Momentarily Lost for a Lifetime

By Roxie


This life of mine is related

Through knick-knack and song

Titles on the spines; cast in varying print and lined in descending order

Ceramic animals caught in posed accents on a shelf

These are things; but they are beacons

Pulsing through the midst; calling my wandering self

I need these seemingly benign things

For some days, this world can be distant and unfamiliar

Some days, I am lost

I wake from the vastness of my mind and don’t know which way to turn

The comforts of creatures are familial like amber faded photos

True through the definition of stories and distant as the deceased

My muscle memory suggests routine yet I sit still

Unable to confidently decipher complacency from security

A swath of pleasure in the paralysis; I purposefully gage the weight before entering

I know this life; it is a good life

But I cannot be sure that it is mine

Perpetual skepticism

A necessary, voluntary amnesia

I need this; the sensation of definition; the eagerness of a blank page

Awaiting my mark; a singular charcoal line to ignite the branches of being

I lose myself because I need to know

I need to clear a path to recognition

I wander my mind shedding the world like the veils of Salome

Un-tethered, lost and free

When I wake. Blank.

I listen. I feel. Then I look.

I hear light notes and sprinkling water; my seed sings in her morning shower

I smile to myself; I made that and my pride is overwhelming

My eyes focus; the blinds cascade lines of sunshine

Underscoring the menagerie of memories adorning my walls and room

Posters, drawings, yesterday’s clothes, post-it notes and laundry needing a home

This is my life

I went to that show; I wore that shirt; I framed that art and tasked myself in writing

I recognize myself and I breath a new day

A knick-knack and a song; A curated reflection of me

I have surrounded myself with myself for I am my own best navigator

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Roxie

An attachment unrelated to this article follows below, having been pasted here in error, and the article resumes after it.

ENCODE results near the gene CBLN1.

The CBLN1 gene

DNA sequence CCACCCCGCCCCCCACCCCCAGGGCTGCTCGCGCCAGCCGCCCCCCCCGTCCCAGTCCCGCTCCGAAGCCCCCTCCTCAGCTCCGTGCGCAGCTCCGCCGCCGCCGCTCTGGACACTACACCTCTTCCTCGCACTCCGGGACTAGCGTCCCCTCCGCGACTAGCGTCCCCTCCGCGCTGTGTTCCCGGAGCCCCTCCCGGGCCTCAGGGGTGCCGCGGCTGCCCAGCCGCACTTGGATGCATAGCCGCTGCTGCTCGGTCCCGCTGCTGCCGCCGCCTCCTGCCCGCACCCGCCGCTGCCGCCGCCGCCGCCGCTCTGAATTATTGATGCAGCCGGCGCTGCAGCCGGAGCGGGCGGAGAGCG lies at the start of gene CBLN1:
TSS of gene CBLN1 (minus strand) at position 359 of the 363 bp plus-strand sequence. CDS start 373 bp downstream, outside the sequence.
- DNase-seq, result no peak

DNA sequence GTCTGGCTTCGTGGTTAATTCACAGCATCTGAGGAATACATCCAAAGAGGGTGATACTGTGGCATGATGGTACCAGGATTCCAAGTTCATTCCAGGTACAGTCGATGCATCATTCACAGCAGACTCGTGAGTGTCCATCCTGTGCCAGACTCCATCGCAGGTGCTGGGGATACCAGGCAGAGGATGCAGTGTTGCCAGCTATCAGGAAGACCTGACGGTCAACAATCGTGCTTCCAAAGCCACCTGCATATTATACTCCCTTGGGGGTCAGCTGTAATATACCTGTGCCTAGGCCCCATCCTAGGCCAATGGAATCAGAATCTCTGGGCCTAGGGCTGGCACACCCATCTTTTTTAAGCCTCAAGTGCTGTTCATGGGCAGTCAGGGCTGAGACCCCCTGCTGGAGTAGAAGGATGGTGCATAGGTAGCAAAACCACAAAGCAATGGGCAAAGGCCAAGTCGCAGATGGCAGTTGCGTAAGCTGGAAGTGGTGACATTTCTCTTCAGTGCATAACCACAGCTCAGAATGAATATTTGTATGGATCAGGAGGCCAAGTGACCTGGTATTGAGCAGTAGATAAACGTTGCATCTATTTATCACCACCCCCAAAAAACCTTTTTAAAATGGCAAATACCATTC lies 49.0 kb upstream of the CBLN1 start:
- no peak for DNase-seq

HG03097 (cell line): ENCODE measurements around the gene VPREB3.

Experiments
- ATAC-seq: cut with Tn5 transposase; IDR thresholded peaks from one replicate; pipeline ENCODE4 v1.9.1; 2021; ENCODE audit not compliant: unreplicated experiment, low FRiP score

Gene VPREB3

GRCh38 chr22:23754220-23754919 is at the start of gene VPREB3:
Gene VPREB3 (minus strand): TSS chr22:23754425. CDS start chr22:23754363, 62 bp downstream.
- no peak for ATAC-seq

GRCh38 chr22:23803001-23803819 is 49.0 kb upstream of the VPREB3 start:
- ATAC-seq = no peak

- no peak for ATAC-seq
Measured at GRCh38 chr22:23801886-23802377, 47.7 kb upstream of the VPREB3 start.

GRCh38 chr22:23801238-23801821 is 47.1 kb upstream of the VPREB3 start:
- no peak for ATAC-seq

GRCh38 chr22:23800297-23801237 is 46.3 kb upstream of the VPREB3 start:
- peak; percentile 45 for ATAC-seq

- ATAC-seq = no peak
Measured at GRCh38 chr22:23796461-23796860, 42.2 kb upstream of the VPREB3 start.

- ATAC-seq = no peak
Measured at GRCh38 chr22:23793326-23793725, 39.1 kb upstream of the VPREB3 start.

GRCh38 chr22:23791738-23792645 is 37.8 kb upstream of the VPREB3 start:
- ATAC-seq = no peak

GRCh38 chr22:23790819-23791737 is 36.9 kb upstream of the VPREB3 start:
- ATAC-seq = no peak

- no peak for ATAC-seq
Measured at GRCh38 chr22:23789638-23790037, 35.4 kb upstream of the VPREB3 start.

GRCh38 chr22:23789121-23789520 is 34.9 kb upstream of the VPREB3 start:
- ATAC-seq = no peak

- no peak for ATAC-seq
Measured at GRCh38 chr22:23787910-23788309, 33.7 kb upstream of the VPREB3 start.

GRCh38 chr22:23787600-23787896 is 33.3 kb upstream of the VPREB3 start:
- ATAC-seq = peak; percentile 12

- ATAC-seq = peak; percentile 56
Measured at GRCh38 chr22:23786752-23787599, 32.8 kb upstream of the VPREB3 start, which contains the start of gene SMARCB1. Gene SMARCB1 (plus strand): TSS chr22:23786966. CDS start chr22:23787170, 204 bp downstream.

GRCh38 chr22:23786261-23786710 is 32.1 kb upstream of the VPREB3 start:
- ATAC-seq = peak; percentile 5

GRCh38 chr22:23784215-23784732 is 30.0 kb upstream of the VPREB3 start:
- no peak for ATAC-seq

ponders from a tenured state of flux and writes as compulsion; a deeply satisfying and necessary exorcism of random and floating free- form perspectives. She has stationed herself in Lawrence, Kansas as a mother, partner, friend, mentor and novelty-seeker with a passion for authentic conversations over handmade food, high-intensity physical activity resulting in equally high levels of sweet-sweet sweat, and creatively conjuring her next inspiration.

The Choice To Be Single

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Kiersten Cash

is an independent, charismatic, and outgoing woman who has had a passion for writing since childhood. She strives to be a positive vibe and inspirational voice to anyone who crosses her path. It makes her happy to see those around her continuously blossom and grow into their happy places.

She’s an insurance professional by day and lifestyle and fitness enthusiast by night. She is a Certified Spinning Instructor and inspires anyone who struggles with their journey to never give up. This was not easy but if she can do it, so can anyone else. 

Like the time for wanting, Ohio

Like the time for wanting, Ohio

 

Sometimes I am lying across my couch in Kansas

texting you: I want to do the things we used to do

like the time I come home and meet you in a hotel

after your sister’s wedding

where you say you miss me, how I never stay

in Ohio long enough and ask why

I stopped eating at Waffle House with you.

 

Mostly I say I wanted a different body

and mostly you say you’ll always want me

like even when you’re married, you’ll still fuck with me—

like the time you spend a week with me in Kansas

watching Star Trek and episodes of Cosmos

my body mostly in the smoke in your hands,

though you have a woman in Ohio you tell all ten years

we’ve been just friends, or too close for her to know the difference—

 

I like never having to birth your children

or really put up with you,

though I do want to ask

why you want me so much

but not at all

why you want me so much

 

or I want to ask why is your body

the body I always find in the City…

 

or nevermind the bullshit

this poem, or the answers

I am not a good woman

I still want you to do

what you used to do to me

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Simone Savannah

Simone Savannah is the author of Like Kansas (Big Lucks 2018). She is a 2017 finalist for the Rita Dove Award in Poetry. Her poems have appeared or are forthcoming in Ocean State Review, Big Lucks, GlitterMob, The Fem, Powder Keg, The Continental Review, and The Pierian. She holds a Phd in Creative Writing from the University of Kansas. She was born and raised in Columbus, Ohio.

Longing.

I linger in syllables 

The way she holds my name 

In her mouth 

Round 

and 

Lovelier than its ever 

sounded before 

I am 

Captivated by pauses 

Like 

warm breath on skin 

Wriggle to find the edge of it

to ride

Bite knuckles

To catch my tongue

Seeking reprieve from the spell

But just deeper.

Merciless 

Still.